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For a fee, inmates can upgrade cells

Calif. self-pay jails offer clean, quiet accommodations

Nicole Brockett served a 21-day sentence for drunken driving in a pay-to-stay cell at the Santa Ana Prison in California. (Monica Almeida/The New York Times)

SANTA ANA, Calif. -- Anyone convicted of a crime knows a debt to society often must be paid in jail. But a slice of Californians willing to supplement that debt with cash are finding that the time can be almost bearable.

For offenders whose crimes are usually relatively minor and whose bank accounts remain lofty, a dozen or so city jails across the state offer pay-to-stay upgrades. Theirs are a clean, quiet, if not exactly sought-after alternative to the standard county jails, where the walls are bars, the fellow inmates are hardened, and privileges are few.

Many of the self-pay jails operate like the secret velvet-roped nightclubs of the corrections world. You have to be in the know to even apply for entry, and even if the court approves your sentence there, jail administrators can operate like bouncers, rejecting anyone they wish.

"I am aware that this is considered to be a five-star Hilton," said Nicole Brockett, 22, who was recently booked into one of the jails, here in Orange County about 30 miles southeast of Los Angeles, and paid $82 a day to complete a 21-day sentence for a drunken driving conviction.

Brockett, who in her oversized orange T-shirt and flip-flops looked more like a contestant on "The Real World" than an inmate, shopped around for the best accommodations .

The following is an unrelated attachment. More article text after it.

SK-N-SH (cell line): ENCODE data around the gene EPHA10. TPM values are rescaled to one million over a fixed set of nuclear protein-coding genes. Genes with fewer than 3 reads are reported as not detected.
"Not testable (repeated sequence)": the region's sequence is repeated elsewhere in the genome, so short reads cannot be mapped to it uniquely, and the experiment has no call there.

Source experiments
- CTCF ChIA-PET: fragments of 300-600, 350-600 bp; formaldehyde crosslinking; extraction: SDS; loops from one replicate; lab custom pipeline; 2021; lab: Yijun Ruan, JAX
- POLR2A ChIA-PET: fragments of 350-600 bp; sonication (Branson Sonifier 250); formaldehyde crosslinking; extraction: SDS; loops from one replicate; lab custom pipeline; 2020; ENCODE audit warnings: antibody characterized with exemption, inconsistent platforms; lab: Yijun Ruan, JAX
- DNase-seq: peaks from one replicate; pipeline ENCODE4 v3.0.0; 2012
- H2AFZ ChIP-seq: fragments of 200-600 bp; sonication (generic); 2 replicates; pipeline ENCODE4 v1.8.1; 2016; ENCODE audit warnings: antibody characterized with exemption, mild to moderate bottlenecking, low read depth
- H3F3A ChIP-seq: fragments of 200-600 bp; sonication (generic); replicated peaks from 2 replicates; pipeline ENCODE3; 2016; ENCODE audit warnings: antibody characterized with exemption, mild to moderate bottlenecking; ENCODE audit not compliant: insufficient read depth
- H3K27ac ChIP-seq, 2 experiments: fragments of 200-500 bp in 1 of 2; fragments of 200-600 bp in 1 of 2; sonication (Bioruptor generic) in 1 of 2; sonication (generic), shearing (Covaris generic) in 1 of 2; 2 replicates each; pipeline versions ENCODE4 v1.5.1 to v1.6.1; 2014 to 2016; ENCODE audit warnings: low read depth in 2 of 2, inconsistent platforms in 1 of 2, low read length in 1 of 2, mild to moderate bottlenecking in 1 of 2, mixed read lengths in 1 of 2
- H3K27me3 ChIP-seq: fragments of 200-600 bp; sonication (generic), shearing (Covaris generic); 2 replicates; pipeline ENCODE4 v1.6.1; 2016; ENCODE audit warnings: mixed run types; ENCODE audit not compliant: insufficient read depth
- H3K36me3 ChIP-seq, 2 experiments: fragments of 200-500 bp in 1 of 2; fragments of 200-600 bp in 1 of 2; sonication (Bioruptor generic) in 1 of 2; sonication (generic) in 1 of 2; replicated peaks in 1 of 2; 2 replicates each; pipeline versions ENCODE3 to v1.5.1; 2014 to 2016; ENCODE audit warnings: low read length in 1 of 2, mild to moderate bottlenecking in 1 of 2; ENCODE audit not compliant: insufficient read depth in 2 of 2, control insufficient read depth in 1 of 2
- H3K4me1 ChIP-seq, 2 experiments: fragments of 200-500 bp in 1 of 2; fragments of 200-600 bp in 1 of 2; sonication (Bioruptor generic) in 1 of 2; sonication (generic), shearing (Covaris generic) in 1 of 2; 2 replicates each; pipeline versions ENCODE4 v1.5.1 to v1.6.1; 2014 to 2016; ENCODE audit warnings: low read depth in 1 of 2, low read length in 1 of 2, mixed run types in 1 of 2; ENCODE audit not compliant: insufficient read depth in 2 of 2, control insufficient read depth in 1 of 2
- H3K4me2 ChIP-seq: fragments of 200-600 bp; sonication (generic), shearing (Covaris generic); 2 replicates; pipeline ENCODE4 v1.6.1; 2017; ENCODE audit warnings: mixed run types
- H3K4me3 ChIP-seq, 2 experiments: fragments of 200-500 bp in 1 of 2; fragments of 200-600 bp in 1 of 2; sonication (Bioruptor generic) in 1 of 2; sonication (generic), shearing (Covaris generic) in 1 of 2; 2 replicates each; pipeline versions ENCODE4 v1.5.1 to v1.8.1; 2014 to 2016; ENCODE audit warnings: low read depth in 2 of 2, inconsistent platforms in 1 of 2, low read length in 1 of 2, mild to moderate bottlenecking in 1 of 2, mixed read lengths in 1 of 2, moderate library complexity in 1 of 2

"It's clean here," she said, perched in a jail day room on the sort of couch found in a hospital emergency room. "It's safe, and everyone here is really nice. I haven't had a problem with any of the other girls. They give me shampoo."

For roughly $75 to $127 a day, these convicts -- known in the self-pay parlance as "clients" -- get a small cell behind a regular door, distance of some amplitude from violent offenders and, in some cases, the right to bring an iPod or computer on which to compose a novel, or perhaps a song.

Many of the overnighters are granted work furlough, enabling them to do most of their time on the job, returning to the jail simply to go to bed (often following a strip search ).

The clients usually share a cell, but otherwise mix little with the ordinary nonpaying inmates, who tend to be people arrested and awaiting arraignment, or federal prisoners on trial or awaiting deportation and passing through.

The pay-to-stay programs have existed for years, but recently attracted some attention when prosecutors balked at a jail in Fullerton that they said would offer computer and cellphone use to George Jaramillo, a former Orange County assistant sheriff who pleaded no contest to perjury and misuse of public funds, including the unauthorized use of a county helicopter. Jaramillo was booked into the self-pay program in Montebello, near Los Angeles, instead.

While jails in other states may offer pay-to-stay programs, numerous jail experts said they did not know of any.

"I have never run into this," said Ken Kerle, managing editor of the publication American Jail Association and author of two books on jails. "But the rest of the country doesn't have Hollywood either. Most of the people who go to jail are economically disadvantaged, often mentally ill, with alcohol and drug problems and are functionally illiterate. They don't have $80 a day for jail."

The California prison system, severely overcrowded, teeming with violence and infectious diseases, and so dysfunctional that much of it is under court supervision, is one that anyone with means would pay to avoid.

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